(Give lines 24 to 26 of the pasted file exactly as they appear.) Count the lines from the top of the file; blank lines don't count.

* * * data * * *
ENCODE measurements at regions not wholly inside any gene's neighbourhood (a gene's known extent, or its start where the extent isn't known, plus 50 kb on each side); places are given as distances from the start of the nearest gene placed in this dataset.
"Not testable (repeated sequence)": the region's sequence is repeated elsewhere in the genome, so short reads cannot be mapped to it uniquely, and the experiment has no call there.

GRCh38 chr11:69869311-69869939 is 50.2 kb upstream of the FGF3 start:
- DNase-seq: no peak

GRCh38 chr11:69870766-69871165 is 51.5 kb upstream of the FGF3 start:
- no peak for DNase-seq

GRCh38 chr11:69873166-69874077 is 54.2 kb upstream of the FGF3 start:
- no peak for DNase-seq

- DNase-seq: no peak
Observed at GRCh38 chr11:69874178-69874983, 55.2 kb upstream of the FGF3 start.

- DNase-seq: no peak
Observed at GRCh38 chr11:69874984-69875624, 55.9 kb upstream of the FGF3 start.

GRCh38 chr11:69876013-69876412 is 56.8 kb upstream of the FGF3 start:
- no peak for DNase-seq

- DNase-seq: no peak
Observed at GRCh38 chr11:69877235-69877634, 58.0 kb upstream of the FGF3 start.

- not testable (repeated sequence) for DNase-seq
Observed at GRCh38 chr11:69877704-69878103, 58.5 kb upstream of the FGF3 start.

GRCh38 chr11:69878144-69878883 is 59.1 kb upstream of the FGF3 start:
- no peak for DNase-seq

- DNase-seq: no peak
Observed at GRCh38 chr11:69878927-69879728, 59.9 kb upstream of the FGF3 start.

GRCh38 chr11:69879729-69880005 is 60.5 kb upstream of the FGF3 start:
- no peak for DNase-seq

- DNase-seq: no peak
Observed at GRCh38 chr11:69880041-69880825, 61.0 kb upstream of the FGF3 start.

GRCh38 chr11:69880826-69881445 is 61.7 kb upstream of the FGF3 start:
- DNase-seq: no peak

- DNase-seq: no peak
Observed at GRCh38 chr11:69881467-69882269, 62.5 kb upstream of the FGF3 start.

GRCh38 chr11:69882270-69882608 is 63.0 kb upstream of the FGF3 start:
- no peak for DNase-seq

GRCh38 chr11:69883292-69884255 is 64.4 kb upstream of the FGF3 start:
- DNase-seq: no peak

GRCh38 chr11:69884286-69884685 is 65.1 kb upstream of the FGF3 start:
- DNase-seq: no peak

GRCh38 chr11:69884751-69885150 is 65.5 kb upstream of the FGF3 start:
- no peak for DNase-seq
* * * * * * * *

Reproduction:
- no peak for DNase-seq

- DNase-seq: no peak
Observed at GRCh38 chr11:69880041-69880825, 61.0 kb upstream of the FGF3 start.